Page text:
Associate Professor of English and Comparative Literature
After teaching in Yale University's English Department 1990-1995, I moved to UC Santa Barbara. Among courses I've offered here: "Writing Nature in the 18th Century"; "Performing the Restoration Playhouse"; "Going Postal: Letter-Narratives"; and "Augustan Poetry and the Public Sphere." I'm affiliated with the Early Modern Center and the Literature & Environment initiatives in English, and with UCSB's Environmental Humanities Center.
My research interests include theater studies, letter-narratives, and nature/culture encounters in early modern British literature. In Epistolary Bodies: Gender and Genre in the Eighteenth-Century Republic of Letters (1996), I examined how epistolary novels play with and against print culture (Montesquieu, Richardson, Riccoboni, Crèvecoeur). My recent article on the French artist Sophie Calle reads her "Take Care of Yourself" project (2007) as a remediation of 18th-c. epistolary conventions.
In 2012, I co-edited the collection Invaluable Trees: Cultures of Nature 1660-1830. I'm currently working on a book entitled "Talking Trees: Others and Ethics in Long-Eighteenth-C. British Literature," which considers the history of environmental ethics in writing about trees and forests. Recent articles have focused on avian migration, botany and monstrosity, and the 18th-c. global circulation of flora.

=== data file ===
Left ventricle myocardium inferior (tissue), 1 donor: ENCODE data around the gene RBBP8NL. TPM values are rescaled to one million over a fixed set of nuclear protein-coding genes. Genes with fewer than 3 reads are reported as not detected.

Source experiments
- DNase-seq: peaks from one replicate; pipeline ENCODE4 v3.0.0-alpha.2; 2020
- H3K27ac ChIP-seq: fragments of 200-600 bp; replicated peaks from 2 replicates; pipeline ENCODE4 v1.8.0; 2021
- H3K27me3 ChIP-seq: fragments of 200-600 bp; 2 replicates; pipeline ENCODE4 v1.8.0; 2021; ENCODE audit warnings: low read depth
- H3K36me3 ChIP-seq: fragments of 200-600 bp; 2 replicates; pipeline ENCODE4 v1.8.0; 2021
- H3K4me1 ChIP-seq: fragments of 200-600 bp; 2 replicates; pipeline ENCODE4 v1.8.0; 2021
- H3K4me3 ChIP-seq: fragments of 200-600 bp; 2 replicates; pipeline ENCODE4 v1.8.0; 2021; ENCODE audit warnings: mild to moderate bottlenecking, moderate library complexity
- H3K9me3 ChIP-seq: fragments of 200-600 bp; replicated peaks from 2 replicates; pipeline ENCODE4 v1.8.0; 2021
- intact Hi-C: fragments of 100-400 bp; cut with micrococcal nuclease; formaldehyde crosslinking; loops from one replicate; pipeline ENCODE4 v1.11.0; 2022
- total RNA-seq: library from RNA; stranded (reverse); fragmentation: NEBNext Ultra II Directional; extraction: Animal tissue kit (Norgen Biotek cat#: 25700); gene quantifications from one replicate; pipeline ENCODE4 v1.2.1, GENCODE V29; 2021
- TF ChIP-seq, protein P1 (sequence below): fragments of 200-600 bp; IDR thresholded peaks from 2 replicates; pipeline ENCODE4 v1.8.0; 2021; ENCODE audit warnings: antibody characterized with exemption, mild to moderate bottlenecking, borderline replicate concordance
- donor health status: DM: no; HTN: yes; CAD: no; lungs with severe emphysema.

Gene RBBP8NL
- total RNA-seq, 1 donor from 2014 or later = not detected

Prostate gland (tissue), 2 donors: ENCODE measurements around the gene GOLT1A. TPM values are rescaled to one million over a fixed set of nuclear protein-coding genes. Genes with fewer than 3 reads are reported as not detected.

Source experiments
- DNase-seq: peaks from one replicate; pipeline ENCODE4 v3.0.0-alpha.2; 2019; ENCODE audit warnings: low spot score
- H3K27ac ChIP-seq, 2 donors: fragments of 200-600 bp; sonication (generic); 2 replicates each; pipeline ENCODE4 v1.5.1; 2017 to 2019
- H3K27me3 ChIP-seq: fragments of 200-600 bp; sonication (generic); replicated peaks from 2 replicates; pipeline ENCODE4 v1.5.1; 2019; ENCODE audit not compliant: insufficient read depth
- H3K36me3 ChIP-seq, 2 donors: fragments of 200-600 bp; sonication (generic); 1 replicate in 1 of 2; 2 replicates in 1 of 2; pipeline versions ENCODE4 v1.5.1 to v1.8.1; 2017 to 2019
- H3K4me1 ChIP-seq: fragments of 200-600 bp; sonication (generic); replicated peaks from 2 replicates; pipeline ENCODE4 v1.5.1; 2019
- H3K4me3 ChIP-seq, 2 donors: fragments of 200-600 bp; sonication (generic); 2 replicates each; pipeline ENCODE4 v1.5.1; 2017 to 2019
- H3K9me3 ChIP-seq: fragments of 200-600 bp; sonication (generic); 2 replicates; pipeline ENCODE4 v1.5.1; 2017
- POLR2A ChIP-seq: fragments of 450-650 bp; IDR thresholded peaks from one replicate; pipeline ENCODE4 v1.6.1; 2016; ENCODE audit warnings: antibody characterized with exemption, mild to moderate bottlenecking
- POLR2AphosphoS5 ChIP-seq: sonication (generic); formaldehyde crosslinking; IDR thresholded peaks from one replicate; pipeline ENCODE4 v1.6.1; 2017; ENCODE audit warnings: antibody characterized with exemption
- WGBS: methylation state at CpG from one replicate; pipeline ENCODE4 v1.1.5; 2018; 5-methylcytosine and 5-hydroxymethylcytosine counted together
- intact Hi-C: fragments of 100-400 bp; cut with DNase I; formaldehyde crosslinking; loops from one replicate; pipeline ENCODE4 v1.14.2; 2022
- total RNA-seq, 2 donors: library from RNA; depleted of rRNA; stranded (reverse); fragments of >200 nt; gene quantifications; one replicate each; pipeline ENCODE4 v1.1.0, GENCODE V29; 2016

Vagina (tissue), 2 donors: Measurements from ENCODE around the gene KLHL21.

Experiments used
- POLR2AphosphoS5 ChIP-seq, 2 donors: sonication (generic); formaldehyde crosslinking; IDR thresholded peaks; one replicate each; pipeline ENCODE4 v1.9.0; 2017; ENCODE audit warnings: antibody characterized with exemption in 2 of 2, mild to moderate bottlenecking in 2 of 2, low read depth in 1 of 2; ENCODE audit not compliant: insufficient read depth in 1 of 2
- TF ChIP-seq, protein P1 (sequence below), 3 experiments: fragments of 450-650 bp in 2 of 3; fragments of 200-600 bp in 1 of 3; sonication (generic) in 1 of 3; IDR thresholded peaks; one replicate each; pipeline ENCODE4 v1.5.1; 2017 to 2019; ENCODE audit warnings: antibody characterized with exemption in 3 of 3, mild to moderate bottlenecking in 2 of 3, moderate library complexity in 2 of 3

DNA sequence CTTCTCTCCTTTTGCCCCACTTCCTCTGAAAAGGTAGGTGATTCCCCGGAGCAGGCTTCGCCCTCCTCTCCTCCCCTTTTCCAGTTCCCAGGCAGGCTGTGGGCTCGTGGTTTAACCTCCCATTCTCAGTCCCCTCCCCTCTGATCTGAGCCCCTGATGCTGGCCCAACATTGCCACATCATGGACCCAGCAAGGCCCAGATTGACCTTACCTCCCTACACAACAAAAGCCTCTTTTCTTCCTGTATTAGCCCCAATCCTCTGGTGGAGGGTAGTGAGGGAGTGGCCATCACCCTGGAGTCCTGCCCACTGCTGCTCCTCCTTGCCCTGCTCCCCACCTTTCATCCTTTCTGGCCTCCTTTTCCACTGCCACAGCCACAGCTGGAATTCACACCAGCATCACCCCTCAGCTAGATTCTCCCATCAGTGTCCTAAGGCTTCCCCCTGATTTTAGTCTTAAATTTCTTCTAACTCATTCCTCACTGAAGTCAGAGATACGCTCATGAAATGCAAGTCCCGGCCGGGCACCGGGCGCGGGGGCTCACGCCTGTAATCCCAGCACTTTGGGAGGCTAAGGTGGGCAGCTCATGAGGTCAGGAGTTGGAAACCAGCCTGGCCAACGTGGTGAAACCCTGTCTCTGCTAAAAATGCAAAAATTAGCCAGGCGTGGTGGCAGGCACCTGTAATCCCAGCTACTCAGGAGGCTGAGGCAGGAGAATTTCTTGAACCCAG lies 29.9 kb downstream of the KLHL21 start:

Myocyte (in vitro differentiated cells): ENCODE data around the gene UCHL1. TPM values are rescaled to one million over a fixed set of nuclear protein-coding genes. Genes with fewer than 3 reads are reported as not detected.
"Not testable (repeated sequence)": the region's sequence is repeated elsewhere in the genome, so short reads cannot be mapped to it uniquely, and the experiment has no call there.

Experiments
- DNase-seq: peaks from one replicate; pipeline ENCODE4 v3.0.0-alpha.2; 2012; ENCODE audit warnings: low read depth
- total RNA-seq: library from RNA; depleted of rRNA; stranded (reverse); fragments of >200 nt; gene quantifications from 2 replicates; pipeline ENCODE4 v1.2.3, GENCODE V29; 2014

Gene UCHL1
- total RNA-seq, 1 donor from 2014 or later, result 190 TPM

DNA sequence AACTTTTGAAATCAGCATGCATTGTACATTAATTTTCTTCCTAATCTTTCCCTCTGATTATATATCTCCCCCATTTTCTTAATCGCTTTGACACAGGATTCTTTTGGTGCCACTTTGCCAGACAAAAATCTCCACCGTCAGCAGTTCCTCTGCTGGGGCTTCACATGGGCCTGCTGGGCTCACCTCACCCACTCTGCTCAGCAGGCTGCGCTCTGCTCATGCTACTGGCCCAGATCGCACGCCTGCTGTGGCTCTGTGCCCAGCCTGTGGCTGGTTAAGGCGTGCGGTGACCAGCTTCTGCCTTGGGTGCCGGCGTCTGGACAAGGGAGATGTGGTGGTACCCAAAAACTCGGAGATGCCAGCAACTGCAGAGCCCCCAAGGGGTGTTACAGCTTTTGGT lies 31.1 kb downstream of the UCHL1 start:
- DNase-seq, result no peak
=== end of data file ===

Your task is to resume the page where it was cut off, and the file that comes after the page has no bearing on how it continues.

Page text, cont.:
Together with several graduate researchers, I am developing the Early Modern British Theater: Access (EMBTA) project. Please visit our website, which collects resources for teaching theater studies 1500-1800, at embta.english.ucsb.edu.
Eighteenth-century British and French literature and cultural studies; literature and environment.
Articles & Chapters:
In 2012 my co-editors and I published Invaluable trees: cultures of nature, 1660 –1830. The co-edited, interdisciplinary volume is the first to deal with the material culture of trees, forests, and wood in the early modern period; it includes essays by scholars in art history, history of science, musicology, agricultural and forest history, and literary scholars working in a number of European languages. My essay in the volume, on Swift's poem "On cutting down the old thorn at Market Hill," argues that Swift employs a rhetorical strategy of distancing and displacement to argue for an ecocentric environmental ethics.
With a team of graduate students from the Early Modern Center, I'm creating a web-based project called Early Modern British Theater: Access (EMBTA). Its goal is to facilitate the teaching of plays and their performance contexts in ways that bring theater's complex multisensorial and collaborative aspects into the classroom. Rather than focusing on one side or the other of the mid-17th-c. Puritan closure of theaters, our site ranges from 1500-1800. While the theater of Shakespeare is radically different from the theater of Garrick, our site aims to explore both continuities and innovations in British performance history and dramatic literature over three centuries.